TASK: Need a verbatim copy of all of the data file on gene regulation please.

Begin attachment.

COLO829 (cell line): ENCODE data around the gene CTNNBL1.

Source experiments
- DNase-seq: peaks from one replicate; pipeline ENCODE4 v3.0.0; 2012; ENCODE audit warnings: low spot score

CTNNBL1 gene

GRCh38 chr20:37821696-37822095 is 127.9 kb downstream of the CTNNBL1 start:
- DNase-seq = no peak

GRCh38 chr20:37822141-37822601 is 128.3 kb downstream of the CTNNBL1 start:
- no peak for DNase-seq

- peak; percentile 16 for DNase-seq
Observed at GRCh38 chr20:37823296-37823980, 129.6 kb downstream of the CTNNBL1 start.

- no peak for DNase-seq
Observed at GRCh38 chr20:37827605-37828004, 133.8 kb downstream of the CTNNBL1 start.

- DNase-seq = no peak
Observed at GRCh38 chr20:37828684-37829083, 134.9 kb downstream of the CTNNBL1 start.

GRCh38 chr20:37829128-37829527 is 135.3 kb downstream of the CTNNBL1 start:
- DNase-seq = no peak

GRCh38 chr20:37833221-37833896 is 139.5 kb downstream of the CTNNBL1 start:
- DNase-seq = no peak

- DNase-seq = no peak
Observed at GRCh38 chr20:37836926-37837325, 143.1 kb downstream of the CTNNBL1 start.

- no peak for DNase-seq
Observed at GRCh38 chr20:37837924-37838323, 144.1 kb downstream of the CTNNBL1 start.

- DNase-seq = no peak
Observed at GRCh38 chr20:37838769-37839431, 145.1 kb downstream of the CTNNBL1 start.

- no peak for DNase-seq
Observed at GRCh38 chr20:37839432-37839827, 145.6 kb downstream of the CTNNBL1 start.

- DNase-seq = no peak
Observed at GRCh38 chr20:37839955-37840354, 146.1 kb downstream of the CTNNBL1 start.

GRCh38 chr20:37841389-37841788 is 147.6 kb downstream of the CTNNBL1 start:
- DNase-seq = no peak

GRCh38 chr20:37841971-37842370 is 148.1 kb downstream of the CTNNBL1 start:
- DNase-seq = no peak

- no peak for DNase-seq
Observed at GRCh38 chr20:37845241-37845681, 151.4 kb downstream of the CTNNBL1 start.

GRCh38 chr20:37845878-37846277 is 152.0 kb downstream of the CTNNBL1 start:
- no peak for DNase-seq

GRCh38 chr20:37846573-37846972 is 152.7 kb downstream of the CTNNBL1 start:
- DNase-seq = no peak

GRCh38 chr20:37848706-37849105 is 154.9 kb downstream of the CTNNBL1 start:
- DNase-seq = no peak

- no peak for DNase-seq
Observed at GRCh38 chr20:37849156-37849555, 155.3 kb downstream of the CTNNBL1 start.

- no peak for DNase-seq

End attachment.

COLO829 (cell line): ENCODE data around the gene CTNNBL1.

Source experiments
- DNase-seq: peaks from one replicate; pipeline ENCODE4 v3.0.0; 2012; ENCODE audit warnings: low spot score

CTNNBL1 gene

GRCh38 chr20:37821696-37822095 is 127.9 kb downstream of the CTNNBL1 start:
- DNase-seq = no peak

GRCh38 chr20:37822141-37822601 is 128.3 kb downstream of the CTNNBL1 start:
- no peak for DNase-seq

- peak; percentile 16 for DNase-seq
Observed at GRCh38 chr20:37823296-37823980, 129.6 kb downstream of the CTNNBL1 start.

- no peak for DNase-seq
Observed at GRCh38 chr20:37827605-37828004, 133.8 kb downstream of the CTNNBL1 start.

- DNase-seq = no peak
Observed at GRCh38 chr20:37828684-37829083, 134.9 kb downstream of the CTNNBL1 start.

GRCh38 chr20:37829128-37829527 is 135.3 kb downstream of the CTNNBL1 start:
- DNase-seq = no peak

GRCh38 chr20:37833221-37833896 is 139.5 kb downstream of the CTNNBL1 start:
- DNase-seq = no peak

- DNase-seq = no peak
Observed at GRCh38 chr20:37836926-37837325, 143.1 kb downstream of the CTNNBL1 start.

- no peak for DNase-seq
Observed at GRCh38 chr20:37837924-37838323, 144.1 kb downstream of the CTNNBL1 start.

- DNase-seq = no peak
Observed at GRCh38 chr20:37838769-37839431, 145.1 kb downstream of the CTNNBL1 start.

- no peak for DNase-seq
Observed at GRCh38 chr20:37839432-37839827, 145.6 kb downstream of the CTNNBL1 start.

- DNase-seq = no peak
Observed at GRCh38 chr20:37839955-37840354, 146.1 kb downstream of the CTNNBL1 start.

GRCh38 chr20:37841389-37841788 is 147.6 kb downstream of the CTNNBL1 start:
- DNase-seq = no peak

GRCh38 chr20:37841971-37842370 is 148.1 kb downstream of the CTNNBL1 start:
- DNase-seq = no peak

- no peak for DNase-seq
Observed at GRCh38 chr20:37845241-37845681, 151.4 kb downstream of the CTNNBL1 start.

GRCh38 chr20:37845878-37846277 is 152.0 kb downstream of the CTNNBL1 start:
- no peak for DNase-seq

GRCh38 chr20:37846573-37846972 is 152.7 kb downstream of the CTNNBL1 start:
- DNase-seq = no peak

GRCh38 chr20:37848706-37849105 is 154.9 kb downstream of the CTNNBL1 start:
- DNase-seq = no peak

- no peak for DNase-seq
Observed at GRCh38 chr20:37849156-37849555, 155.3 kb downstream of the CTNNBL1 start.

- no peak for DNase-seq